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Mrs. Ellman rose

Mr. Collins: I am not going to give way to the hon. Lady again. Perhaps she should go off and use the west coast main line; she could go up to her constituency, where she might be in a better position.

Mr. Stephen Pound (Ealing, North): On a point of order, Mr. Speaker. Those of us who are desperately trying to come to terms with the organisation of the House are rather confused by the way the hon. Member for Westmorland and Lonsdale (Mr. Collins) is moving away from the subject. Could you advise the House, Mr. Speaker, whether the subject being debated is the west coast main line or the dissemination of information?

Mr. Speaker: The hon. Member for Westmorland and Lonsdale (Mr. Collins) is in order; if he were out of order, I would have informed him.

Mr. Collins: I am grateful, Mr. Speaker. The motion, for Government Members who seem to need the benefit

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of the Government's literacy hour, refers to the conduct of the Secretary of State for Transport, Local Government and the Regions.

We have serious concerns about the lack of clarity on rail safety provisions. My right hon. Friend the Member for Wokingham (Mr. Redwood) has been extremely successful in setting out a problematic lack of clarity about who is responsible for rail safety matters; again, that is a failure by the Secretary of State.

Norman Baker (Lewes): Whatever the Government's failings in dealing with the rail crisis, is not the root cause the botched privatisation by the Conservative party?

Mr. Collins: It is always a pleasure to hear from people who declare themselves to be the effective Opposition. On this subject, they invariably come to the defence of the Government; the hon. Gentleman has done it again. For the record, there were only two years in the 20th century in which nobody died on Britain's railways. Both occurred when Britain's railways were run by the private sector; one was before the first world war, the other was 1998. Although the railway safety record was certainly not good enough in the Railtrack years, it was a great deal better than it was in the state socialist era to which the hon. Member for Lewes (Norman Baker) and his colleagues would like to return us. However, I am delighted that he intervened because—

Mr. Lindsay Hoyle (Chorley): On a point of order, Mr. Speaker. The hon. Gentleman is misleading the House. There has not been a year without a death on the railways.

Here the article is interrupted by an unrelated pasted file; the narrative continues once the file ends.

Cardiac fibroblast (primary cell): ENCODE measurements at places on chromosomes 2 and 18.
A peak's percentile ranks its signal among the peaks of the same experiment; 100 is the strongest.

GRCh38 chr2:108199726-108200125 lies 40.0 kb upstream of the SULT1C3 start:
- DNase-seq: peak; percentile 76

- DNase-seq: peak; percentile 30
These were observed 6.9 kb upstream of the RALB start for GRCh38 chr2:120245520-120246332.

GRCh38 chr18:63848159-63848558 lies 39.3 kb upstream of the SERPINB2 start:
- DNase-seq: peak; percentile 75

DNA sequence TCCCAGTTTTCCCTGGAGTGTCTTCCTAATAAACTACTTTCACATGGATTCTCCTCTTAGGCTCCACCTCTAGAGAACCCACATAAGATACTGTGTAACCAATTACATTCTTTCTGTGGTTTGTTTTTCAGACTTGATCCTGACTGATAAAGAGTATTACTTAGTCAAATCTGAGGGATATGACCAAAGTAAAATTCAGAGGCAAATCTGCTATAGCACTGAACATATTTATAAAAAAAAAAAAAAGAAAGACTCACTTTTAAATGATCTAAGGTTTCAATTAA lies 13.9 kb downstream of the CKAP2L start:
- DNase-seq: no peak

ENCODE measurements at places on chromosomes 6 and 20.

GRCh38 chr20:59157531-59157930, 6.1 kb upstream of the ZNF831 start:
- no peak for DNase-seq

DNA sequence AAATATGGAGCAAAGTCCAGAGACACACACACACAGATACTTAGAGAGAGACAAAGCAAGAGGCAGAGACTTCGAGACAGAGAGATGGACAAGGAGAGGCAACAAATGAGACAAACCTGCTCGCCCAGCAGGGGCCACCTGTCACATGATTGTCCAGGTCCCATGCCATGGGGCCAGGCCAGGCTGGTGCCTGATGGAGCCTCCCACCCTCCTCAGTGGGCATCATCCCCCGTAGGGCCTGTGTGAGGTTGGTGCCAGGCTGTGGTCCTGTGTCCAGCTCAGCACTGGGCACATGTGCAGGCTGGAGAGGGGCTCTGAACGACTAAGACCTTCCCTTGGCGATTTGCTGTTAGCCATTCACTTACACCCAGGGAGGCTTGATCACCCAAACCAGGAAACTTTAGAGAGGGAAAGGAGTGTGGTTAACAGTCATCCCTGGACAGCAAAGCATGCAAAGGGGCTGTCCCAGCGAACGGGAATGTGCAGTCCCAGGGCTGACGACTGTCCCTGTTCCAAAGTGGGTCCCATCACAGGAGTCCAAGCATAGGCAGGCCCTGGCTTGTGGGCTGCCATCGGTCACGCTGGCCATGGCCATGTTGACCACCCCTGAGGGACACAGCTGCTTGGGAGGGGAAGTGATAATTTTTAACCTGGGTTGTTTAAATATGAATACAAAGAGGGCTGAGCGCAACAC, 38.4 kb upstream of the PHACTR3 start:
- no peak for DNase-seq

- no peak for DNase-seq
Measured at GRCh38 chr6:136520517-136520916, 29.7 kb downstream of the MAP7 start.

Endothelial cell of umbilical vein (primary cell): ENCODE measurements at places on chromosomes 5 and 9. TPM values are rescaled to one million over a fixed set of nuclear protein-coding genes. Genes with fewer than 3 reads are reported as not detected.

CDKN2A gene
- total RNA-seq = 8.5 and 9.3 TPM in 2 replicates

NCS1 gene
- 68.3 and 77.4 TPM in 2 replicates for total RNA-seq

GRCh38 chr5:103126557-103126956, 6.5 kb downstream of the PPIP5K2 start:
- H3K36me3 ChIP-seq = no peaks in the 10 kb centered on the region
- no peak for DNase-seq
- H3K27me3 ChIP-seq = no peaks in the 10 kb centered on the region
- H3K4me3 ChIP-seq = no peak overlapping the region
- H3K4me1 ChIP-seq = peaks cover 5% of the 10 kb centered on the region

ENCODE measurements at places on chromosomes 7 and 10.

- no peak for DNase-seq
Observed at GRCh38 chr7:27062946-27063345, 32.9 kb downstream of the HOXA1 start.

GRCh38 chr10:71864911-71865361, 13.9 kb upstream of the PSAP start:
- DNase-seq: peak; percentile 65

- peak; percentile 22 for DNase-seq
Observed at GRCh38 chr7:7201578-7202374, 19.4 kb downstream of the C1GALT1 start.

Mr. Speaker: The hon. Member for Westmorland and Lonsdale would not mislead the House. The hon. Member for Chorley (Mr. Hoyle) should withdraw his remark.

Mr. Hoyle: The hon. Gentleman made a statement that was not factual, Mr. Speaker.

Mr. Speaker: The hon. Member for Westmorland and Lonsdale might say that he is not deliberately misleading the House. Is that what the hon. Member for Chorley is suggesting?

Mr. Hoyle: I am indeed. I take that advice, Mr. Speaker.

Mr. Speaker: The hon. Gentleman should withdraw his earlier remark.

Mr. Hoyle: I withdraw. The hon. Gentleman may not have deliberately misled the House, but the statement was inaccurate.

Mr. Speaker: Withdraw the remark; that is the best thing.

Mr. Hoyle: It is still not factual.

Mr. Speaker: Facts are something that I have no control over.

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The title of the motion is about information, and we should not concentrate our remarks solely on Railtrack, as seems to be happening.

Mr. Collins: Thank you, Mr. Speaker. The next part of my speech relates precisely to the Government's failure properly to report to the House and provide it with information on its proceedings. Indeed, there have been increasing delays in responses to parliamentary correspondence and parliamentary questions, as was established by the diligent research of my hon. Friend the Member for West Chelmsford (Mr. Burns).

Chris Grayling (Epsom and Ewell): Does my hon. Friend agree that it is tremendously important for the House to understand that there has been a consistent pattern of behaviour by the Department and the Secretary of State? They say one thing then, a few weeks later, admit that something different is true—

Mr. Speaker: Order. I have given as strong a hint as possible to the hon. Gentleman, who should move on from that subject.